Culturing Drug-Resistant Tumors

Improved methods to grow patients’ tumor cells in a dish offer opportunities to find durable therapies.

kerry grens
Kerry Grens

Kerry served as The Scientist’s news director until 2021. Before joining The Scientist in 2013, she was a stringer for Reuters Health, the senior health and science reporter at...

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Nov 17, 2014

FLICKR, ANNE WESTON, LRI, CROK. WELLCOME IMAGESCancers can become resistant to drugs that once seemed like they could cure a person of the disease. In the unstopping march toward personalized medicine, researchers managed to culture drug-resistant lung tumor cells to screen them for sensitivity to various therapies, finding new and sometimes surprising drug candidates.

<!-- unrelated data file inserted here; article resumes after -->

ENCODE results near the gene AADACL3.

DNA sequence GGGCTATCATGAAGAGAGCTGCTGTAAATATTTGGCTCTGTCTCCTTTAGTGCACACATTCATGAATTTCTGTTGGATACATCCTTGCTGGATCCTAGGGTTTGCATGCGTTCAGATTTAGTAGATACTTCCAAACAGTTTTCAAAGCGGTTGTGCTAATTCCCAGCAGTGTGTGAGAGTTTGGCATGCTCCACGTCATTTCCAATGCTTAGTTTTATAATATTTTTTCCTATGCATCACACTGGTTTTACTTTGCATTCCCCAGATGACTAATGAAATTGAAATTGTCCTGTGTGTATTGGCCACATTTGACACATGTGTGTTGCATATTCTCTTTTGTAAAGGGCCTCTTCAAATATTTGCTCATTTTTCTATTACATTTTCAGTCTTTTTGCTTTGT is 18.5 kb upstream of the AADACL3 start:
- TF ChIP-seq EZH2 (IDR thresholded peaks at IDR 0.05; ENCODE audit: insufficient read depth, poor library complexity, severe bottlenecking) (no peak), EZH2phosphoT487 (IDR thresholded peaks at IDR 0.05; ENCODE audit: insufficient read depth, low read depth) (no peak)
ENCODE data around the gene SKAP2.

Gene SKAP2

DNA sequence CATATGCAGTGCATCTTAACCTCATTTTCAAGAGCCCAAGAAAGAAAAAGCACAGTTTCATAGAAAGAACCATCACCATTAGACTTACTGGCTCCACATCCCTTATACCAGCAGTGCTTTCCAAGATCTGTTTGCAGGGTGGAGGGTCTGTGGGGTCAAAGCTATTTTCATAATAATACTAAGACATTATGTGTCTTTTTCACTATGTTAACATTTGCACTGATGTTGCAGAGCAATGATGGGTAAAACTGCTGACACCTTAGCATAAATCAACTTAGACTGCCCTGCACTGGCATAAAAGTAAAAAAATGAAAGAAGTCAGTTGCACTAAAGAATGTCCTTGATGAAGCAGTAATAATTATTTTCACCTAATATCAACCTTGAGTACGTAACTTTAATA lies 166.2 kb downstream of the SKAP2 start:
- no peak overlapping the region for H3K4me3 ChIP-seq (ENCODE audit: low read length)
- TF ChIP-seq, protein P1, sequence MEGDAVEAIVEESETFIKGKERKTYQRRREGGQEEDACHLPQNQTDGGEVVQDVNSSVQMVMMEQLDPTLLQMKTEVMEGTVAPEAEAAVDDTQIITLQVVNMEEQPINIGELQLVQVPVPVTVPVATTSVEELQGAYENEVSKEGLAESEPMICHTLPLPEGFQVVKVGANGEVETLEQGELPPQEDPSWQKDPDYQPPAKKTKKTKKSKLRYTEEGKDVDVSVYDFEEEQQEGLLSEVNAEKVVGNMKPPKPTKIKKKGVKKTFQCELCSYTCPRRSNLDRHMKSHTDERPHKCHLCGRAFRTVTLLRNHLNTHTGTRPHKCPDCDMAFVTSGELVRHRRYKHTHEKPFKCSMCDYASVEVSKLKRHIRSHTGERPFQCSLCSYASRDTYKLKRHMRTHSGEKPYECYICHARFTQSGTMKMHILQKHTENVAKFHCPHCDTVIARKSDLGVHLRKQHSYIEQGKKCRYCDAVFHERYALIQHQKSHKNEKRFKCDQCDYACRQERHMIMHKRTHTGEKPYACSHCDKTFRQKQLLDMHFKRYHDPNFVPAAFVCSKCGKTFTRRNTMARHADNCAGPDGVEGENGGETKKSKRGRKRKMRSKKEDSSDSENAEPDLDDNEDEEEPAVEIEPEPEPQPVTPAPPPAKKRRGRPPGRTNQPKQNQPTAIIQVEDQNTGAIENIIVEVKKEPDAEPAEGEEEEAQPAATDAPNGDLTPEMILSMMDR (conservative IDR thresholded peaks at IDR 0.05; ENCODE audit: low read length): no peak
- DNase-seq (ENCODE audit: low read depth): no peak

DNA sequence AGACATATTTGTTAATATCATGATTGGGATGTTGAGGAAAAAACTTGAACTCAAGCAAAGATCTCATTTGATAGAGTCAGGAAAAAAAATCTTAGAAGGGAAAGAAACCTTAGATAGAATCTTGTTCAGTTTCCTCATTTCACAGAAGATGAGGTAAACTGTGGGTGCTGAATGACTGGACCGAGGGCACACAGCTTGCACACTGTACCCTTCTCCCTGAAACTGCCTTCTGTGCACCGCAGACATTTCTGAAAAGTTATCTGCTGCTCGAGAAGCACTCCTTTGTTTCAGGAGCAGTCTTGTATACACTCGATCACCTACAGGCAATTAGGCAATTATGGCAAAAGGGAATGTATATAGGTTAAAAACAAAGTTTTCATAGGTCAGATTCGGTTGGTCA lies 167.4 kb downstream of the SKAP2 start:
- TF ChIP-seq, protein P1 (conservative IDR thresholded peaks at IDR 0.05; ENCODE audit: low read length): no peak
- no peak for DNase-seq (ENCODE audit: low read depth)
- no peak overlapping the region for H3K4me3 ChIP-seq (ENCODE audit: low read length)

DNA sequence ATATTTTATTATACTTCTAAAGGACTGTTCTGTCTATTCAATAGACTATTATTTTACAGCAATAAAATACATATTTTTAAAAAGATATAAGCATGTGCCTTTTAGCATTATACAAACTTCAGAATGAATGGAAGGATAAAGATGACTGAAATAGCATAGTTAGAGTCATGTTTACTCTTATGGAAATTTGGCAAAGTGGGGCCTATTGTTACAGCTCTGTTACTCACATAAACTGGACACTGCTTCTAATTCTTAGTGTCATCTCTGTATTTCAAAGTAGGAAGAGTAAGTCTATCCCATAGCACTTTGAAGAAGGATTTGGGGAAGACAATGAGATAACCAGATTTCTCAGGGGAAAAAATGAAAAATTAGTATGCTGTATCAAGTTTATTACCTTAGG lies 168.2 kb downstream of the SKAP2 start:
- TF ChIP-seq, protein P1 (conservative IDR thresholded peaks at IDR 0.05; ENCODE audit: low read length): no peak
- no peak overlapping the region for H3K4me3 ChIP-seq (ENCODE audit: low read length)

“It’s a substantial step,” Jeffrey Engelman of Massachusetts General Hospital Cancer Center told Time. “Because before we just had the genetic information but we wouldn’t have the cells alive so that we could test what types of therapies might work.”

Engelman and his colleagues published their study in Science last week (November 13). They succeeded in growing cells taken from 20 patients’ tumors. Nature News pointed out that, in many cases, the drug screens turned up unexpected candidates. In half of the tumors, for example, a drug that inhibits a protein called SRC managed...

Engelman’s method has yet to face a clinical challenge; patients’ therapies were not altered based on the screen. “This is really setting up the criteria for what we have to look at next,” Richard Schlegel, director of the Center for Cell Reprogramming at Georgetown University School of Medicine, told the Boston Globe. “Someone has to figure out if we grow up these cells, how many times is this going to be an adequate predictor of patient response?”

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Culturing Drug-Resistant Tumors

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